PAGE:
Improving in Philosophy

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Improving in Philosophy

Post by Hobbie Klivian »

I'm sure there has been a thread on this before. My apologies if this thread is a repeat of a previous thread.

What are some good ways to study for philosophy?
My experience with the subject is practically limited to some simple connections. (utilitarianism->Bentham or Mill), and it just appears to me that it is practically impossible for me to get any of the philosophy prior to the giveaway.
Thanks.
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Re: Improving in Philosophy

Post by i never see pigeons in wheeling »

HotSoup wrote:I'm sure there has been a thread on this before. My apologies if this thread is a repeat of a previous thread.

What are some good ways to study for philosophy?
My experience with the subject is practically limited to some simple connections. (utilitarianism->Bentham or Mill), and it just appears to me that it is practically impossible for me to get any of the philosophy prior to the giveaway.
Thanks.
There are plenty of online resources that will help you improve at philosophy. Sparknotes has a good number of summaries of particularly important philosophical works that tend to come up a lot in quiz bowl. Also, invest in a copy of Bertrand Russell's A History of Western Philosophy. It will go over the major philosophical movements, the philosophers, their ideas, and how they connect to each other.
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Re: Improving in Philosophy

Post by i never see pigeons in wheeling »

Of course, nothing beats reading the actual works themselves. If you want to investigate the foundational works of Western thought, I recommend reading material like the Platonic dialogues (particularly The Republic) and Descartes' Meditations on First Philosophy.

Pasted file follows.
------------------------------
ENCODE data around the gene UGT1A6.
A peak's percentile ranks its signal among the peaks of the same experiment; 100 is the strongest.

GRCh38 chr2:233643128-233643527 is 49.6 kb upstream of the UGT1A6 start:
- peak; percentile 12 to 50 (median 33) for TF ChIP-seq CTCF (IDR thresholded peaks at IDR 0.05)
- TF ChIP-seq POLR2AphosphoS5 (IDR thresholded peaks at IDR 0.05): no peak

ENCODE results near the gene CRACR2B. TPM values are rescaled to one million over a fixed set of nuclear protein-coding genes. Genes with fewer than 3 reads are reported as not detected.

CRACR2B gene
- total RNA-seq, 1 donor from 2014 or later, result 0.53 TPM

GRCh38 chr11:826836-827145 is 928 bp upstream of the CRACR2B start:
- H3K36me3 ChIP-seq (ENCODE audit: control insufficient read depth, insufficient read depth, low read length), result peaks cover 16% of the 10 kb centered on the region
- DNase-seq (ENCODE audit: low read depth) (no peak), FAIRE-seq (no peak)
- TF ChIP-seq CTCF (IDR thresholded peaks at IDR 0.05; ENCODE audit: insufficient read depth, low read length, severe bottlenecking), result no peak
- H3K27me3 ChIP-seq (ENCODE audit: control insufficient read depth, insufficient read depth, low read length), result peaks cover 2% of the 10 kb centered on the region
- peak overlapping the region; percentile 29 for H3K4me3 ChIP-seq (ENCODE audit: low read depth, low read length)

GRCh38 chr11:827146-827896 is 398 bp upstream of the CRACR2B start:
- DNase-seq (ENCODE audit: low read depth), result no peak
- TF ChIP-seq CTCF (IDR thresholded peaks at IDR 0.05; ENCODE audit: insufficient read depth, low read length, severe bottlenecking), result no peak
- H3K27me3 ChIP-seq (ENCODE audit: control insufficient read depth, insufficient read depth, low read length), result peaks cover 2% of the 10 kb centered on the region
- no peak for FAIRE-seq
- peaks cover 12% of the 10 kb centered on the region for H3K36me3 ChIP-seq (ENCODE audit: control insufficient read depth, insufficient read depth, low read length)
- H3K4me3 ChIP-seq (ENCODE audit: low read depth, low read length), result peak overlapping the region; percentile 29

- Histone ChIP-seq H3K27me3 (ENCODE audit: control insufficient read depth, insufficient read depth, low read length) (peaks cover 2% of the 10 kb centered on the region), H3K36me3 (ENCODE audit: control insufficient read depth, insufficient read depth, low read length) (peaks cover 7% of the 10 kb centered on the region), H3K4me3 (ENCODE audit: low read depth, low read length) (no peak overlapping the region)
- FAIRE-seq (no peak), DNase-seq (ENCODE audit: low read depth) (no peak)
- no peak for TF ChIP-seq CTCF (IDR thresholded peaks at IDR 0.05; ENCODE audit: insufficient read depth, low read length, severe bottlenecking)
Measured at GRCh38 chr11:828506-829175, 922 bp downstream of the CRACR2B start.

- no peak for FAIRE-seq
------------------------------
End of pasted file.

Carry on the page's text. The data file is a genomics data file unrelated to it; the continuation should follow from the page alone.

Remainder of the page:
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Re: Improving in Philosophy

Post by bmcke »

List of Fighting Spirit characters wrote:I recommend ... Meditations on First Philosophy.
Really?
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Re: Improving in Philosophy

Post by Sniper, No Sniping! »

http://plato.stanford.edu/ <- I like to think this is a good resource for learning everything you'd want to about philosophy, from learning the basics of the really famous guys (Aristotle, Socrates, even Nietzsche) to learning as much as you could possibly want about the philosophers you may have not heard of outside of quiz bowl in high school, such as G.E. Moore, Karl Popper, John Rawls).

I used that website as a resource for when I had weekly three page essays due for a class I took in the second semester of my junior year, called "Introduction Into Western Philosophy". By all means, it certainly is a good tool to use, but I think a complete appreciation and a well-rounded understanding of philosophy and famous philosophers comes from understanding the material through other mediums (such as reading the actual texts themselves). I actually haven't read very many texts, because I find many of them to be dry, but summaries on Wiki or other places are better than nothing since you can get a main idea of what's being conveyed. Complemented with tools such as the Stanford Encyclopedia of Philosophy, and I dare to say my philosophy knowledge and appreciation is good.

Also, you can find some awesome videos on YouTube, such as this Orson Welles gem about "The Allegory of the Cave".

edit: I agree with Rob - plus the link he provided I also used frequently as a resource for my papers and even looking up stuff for general learning. The only two other websites I used are the "Catholic friendly" versions of philosophy references - one of them is actually pretty baller.
Last edited by Sniper, No Sniping! on Sun Nov 24, 2013 10:51 pm, edited 2 times in total.
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Re: Improving in Philosophy

Post by i never see pigeons in wheeling »

bmcke wrote:
List of Fighting Spirit characters wrote:I recommend ... Meditations on First Philosophy.
Really?
Uh yeah, it's one of the most influential philosophical works ever. I don't recommend it because it's a great work of philosophical reasoning, seeing as how modern philosophers avoid the label "Cartesian dualist" like the plague, but it is still an incredibly important work as it outlined the skepticism underlying the new science, notwithstanding the sophistry of the cosmological and ontological arguments.